These courses may be the entirety of a specialized certificate program in creative writing, or serve as a sort of specialization option in a larger and longer degree program. They deconstruct historical writing in particular, exploring aspects such as:
College Is a Great Place to Both Learn and Learn To Interpret History
More than most creative writing students, those focused on historical fiction will want to stay awake during classes on history and society. Some of the most impressive and successful historical fiction comes out of vast research efforts. Understanding life in the era you will be writing about is key, and for most writers that process begins in college.
Degrees in creative writing don’t focus on history, but if you are pursuing a bachelor’s or an associate degree, history and social studies come as part of the package. It’s a great opportunity to lean in to those studies, piling on electives and making use of the expert academics and research facilities you’ll find on campus.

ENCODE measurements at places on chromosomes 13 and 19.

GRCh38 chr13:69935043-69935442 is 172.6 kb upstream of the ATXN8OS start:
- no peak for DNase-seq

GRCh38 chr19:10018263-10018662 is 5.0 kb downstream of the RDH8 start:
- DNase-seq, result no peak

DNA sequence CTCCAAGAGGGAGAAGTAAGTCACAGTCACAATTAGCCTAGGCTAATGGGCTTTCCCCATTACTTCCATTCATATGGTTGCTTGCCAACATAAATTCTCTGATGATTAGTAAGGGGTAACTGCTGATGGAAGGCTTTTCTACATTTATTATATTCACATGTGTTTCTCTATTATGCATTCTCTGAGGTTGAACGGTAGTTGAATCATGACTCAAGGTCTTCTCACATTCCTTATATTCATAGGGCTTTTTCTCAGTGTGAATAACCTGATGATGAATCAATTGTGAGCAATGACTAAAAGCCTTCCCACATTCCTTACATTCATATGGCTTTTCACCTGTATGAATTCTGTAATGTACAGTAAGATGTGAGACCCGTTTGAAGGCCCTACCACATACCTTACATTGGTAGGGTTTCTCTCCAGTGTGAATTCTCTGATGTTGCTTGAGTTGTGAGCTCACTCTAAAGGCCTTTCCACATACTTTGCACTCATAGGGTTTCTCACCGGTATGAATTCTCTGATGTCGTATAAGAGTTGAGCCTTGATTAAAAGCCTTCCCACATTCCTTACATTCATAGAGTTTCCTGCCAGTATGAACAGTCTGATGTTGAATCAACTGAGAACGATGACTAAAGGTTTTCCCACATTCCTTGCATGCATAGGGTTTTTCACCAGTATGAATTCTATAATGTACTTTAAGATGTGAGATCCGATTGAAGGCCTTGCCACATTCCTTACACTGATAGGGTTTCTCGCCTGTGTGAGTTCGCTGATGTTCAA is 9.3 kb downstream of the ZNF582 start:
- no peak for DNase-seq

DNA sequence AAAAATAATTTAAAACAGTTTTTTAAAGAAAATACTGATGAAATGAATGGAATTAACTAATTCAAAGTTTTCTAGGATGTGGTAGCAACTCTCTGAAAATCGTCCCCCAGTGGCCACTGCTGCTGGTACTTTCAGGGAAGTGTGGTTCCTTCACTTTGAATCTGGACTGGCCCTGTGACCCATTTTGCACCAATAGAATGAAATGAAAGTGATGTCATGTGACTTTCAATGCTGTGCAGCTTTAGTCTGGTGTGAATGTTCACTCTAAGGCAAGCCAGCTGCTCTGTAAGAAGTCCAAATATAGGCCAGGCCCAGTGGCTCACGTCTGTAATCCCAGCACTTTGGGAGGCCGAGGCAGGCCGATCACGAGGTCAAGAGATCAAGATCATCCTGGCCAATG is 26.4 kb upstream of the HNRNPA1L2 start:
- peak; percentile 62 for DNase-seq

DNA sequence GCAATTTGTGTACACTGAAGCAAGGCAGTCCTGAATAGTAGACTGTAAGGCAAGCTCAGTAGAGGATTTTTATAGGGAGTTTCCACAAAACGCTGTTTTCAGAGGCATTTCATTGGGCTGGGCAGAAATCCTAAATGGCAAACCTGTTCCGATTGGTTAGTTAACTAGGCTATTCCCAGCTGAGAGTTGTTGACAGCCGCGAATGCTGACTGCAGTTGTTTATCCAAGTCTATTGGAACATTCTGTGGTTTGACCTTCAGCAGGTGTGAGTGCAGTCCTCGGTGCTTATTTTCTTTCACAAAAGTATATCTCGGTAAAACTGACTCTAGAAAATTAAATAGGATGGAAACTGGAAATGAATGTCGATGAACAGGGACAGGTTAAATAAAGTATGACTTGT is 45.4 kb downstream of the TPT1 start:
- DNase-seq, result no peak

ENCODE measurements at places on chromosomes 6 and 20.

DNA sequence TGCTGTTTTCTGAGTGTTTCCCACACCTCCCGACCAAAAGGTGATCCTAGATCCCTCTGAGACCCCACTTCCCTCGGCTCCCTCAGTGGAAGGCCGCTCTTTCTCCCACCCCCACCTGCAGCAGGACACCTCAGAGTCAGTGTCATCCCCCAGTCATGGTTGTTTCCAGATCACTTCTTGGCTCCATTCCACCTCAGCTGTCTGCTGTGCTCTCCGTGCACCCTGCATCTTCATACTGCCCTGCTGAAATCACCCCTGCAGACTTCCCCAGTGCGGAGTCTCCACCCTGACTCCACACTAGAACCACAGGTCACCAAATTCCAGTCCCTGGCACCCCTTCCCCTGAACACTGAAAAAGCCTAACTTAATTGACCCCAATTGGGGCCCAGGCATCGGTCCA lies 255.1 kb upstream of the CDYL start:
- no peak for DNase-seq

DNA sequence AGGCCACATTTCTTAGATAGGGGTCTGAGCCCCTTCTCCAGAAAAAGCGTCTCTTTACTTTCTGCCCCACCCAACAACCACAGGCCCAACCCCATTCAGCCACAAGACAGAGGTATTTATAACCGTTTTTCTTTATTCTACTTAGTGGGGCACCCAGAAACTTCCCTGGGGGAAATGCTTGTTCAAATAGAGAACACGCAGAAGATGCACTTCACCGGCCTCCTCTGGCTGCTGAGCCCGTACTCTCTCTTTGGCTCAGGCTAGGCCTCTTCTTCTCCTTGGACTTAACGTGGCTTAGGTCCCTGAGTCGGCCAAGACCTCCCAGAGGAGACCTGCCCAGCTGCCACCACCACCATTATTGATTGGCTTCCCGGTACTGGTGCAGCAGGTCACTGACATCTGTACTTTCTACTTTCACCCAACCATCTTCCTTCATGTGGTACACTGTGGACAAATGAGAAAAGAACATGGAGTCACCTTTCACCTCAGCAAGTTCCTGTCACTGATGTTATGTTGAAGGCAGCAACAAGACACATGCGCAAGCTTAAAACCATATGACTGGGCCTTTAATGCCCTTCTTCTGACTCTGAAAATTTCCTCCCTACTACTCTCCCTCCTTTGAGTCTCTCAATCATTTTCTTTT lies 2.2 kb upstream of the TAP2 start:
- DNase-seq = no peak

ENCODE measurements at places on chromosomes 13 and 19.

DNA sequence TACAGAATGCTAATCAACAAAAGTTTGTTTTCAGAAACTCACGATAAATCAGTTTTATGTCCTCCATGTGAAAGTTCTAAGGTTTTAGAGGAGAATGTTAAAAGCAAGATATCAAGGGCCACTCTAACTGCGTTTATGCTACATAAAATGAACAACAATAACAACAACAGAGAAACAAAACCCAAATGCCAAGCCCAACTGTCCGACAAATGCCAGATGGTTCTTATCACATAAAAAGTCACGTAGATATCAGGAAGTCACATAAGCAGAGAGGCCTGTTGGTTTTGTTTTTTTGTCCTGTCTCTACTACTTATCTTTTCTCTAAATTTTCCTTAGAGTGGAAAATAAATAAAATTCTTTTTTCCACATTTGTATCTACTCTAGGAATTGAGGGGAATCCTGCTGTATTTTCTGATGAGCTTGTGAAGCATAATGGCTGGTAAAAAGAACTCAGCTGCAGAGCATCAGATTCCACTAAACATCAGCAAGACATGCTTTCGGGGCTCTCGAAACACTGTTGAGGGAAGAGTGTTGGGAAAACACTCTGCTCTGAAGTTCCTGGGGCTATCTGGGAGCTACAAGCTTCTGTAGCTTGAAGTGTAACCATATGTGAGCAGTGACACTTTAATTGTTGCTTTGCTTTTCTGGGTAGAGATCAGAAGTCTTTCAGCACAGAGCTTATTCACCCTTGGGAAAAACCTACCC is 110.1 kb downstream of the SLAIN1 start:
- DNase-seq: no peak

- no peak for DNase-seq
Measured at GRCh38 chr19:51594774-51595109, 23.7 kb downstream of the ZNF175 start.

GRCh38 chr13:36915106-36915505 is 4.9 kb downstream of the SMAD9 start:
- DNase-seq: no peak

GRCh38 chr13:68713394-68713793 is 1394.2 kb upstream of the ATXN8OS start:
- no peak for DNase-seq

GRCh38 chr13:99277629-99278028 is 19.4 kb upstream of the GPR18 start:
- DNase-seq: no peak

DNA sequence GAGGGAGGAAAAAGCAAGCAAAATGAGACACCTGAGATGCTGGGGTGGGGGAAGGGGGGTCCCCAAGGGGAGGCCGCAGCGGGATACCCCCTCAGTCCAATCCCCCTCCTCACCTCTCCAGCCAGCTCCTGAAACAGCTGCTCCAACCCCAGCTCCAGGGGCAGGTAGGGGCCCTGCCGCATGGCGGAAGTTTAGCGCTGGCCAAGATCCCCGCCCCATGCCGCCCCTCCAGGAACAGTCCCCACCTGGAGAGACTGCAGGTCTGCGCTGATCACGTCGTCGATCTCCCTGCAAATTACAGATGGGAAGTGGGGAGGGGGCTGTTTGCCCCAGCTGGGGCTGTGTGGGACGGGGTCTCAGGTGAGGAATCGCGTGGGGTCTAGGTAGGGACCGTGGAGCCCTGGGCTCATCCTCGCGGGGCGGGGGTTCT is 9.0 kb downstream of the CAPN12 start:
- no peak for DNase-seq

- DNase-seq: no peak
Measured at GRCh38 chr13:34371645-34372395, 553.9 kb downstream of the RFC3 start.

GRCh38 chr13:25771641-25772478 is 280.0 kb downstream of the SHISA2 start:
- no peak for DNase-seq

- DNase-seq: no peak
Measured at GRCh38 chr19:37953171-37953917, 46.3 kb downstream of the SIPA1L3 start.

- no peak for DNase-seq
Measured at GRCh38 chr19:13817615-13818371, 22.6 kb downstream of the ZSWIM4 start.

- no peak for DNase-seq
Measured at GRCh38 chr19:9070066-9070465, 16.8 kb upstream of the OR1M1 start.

Creative Writing Programs Develop Strong Habits in Reading and Research
All good writers start out as readers. You learn your techniques, your subject matter, and your interests through reading. So creative writing programs come with stacks of material to read, both long and short form, in a wide range of genres and topics.
Much of your class time and many of your assignments will revolve around dissecting what you’ve read. You’ll come to understand why certain literary approaches resonate with readers, and how the mechanics of putting together story and character work in different styles.